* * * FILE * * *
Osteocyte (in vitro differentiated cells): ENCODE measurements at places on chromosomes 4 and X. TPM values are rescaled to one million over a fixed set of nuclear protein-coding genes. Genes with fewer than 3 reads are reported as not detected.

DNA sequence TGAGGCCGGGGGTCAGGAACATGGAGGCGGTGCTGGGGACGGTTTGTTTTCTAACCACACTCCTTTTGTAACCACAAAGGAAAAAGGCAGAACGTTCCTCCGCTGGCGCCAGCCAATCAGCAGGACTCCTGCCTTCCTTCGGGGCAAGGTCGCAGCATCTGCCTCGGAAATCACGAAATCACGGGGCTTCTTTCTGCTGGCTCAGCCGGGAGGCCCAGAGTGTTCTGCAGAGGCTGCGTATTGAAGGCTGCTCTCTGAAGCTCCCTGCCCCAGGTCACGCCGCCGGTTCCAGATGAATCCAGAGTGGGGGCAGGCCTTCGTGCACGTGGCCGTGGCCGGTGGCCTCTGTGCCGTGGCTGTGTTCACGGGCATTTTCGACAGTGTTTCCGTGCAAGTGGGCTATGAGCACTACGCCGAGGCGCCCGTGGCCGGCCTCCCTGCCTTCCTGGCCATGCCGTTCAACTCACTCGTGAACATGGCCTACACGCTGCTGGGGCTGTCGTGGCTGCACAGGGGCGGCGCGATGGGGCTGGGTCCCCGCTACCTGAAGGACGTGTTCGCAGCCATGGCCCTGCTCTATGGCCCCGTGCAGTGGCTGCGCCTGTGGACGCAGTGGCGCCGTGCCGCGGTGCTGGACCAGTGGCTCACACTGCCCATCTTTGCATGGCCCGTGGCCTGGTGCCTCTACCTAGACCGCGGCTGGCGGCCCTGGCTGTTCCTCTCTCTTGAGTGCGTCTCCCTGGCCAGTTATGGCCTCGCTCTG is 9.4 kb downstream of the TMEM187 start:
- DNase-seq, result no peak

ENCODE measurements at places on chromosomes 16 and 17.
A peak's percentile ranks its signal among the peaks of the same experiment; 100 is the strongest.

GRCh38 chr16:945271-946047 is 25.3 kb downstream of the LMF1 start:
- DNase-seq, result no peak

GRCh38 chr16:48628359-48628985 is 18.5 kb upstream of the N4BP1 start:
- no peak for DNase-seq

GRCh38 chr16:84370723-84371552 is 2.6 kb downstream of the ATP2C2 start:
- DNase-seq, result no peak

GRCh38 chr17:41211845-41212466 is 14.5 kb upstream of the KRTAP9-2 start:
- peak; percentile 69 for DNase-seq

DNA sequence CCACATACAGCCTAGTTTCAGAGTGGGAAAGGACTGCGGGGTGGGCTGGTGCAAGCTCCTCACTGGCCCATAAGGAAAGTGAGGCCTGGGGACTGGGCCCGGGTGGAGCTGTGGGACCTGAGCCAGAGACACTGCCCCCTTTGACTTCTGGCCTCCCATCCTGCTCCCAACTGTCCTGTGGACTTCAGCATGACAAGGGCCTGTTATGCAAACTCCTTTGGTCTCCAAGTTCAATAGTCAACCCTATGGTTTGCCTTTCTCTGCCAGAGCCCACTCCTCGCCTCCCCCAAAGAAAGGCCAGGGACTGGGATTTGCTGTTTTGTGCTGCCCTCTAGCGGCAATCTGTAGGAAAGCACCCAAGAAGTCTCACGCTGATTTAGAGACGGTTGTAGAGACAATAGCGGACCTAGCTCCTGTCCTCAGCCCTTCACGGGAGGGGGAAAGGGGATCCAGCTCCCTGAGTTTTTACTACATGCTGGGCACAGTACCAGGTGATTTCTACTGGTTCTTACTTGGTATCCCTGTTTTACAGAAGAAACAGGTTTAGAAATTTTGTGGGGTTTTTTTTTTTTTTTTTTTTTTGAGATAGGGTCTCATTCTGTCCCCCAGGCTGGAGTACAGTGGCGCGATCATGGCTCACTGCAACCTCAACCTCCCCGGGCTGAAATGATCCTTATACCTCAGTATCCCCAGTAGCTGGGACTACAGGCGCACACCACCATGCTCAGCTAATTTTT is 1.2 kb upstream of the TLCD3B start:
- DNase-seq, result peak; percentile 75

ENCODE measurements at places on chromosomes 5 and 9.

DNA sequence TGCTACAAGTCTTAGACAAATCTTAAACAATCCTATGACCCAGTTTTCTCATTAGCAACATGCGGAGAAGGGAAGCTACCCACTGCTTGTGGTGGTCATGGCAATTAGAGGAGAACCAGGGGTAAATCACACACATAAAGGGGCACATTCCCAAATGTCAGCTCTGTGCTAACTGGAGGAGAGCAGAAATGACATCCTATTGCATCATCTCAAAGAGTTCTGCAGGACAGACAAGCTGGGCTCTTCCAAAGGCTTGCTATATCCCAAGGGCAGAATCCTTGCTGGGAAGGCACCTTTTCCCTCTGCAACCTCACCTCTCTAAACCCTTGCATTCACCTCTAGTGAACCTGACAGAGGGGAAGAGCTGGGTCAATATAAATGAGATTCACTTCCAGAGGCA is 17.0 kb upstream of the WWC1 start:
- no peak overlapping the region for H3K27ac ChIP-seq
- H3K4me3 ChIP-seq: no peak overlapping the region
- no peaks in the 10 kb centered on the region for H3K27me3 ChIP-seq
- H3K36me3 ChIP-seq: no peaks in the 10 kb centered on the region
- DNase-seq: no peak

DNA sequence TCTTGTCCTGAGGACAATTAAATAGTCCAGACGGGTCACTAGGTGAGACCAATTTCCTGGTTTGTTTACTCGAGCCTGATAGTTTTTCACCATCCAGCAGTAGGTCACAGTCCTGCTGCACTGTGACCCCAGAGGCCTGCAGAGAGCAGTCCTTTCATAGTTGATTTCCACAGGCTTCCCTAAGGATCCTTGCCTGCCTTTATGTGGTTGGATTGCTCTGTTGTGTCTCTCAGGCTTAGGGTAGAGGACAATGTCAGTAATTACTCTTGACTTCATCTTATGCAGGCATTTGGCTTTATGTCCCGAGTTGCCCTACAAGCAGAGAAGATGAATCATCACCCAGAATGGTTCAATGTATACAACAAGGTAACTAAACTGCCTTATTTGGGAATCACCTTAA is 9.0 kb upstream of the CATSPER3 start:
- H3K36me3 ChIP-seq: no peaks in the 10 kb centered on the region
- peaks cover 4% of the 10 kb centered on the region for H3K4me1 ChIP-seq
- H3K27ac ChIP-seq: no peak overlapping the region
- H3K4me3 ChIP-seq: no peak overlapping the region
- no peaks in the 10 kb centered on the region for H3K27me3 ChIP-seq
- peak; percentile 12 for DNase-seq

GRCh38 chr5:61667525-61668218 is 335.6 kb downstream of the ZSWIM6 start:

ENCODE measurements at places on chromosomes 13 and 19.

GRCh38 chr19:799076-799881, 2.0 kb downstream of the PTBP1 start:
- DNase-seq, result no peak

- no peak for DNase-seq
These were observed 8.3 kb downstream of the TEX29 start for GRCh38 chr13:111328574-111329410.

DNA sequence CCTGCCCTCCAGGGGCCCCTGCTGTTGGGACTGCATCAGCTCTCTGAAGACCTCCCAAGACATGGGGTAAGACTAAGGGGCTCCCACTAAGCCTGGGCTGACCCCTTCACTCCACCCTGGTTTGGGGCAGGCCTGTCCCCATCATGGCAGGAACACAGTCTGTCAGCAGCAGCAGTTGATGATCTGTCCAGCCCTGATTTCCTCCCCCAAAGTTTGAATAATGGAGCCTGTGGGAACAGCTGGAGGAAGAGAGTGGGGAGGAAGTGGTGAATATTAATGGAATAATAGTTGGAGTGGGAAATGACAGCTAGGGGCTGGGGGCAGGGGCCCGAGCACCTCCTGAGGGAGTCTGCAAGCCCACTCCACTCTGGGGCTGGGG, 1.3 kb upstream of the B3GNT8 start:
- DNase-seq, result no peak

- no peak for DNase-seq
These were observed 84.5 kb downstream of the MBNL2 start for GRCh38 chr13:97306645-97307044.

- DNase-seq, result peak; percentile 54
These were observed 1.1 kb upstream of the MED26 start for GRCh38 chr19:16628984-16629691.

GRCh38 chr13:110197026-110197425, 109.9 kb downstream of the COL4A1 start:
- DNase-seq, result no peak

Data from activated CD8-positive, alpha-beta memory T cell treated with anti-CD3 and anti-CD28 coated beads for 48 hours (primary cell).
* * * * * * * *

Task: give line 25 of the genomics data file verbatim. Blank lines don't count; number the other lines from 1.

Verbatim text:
- peaks cover 4% of the 10 kb centered on the region for H3K4me1 ChIP-seq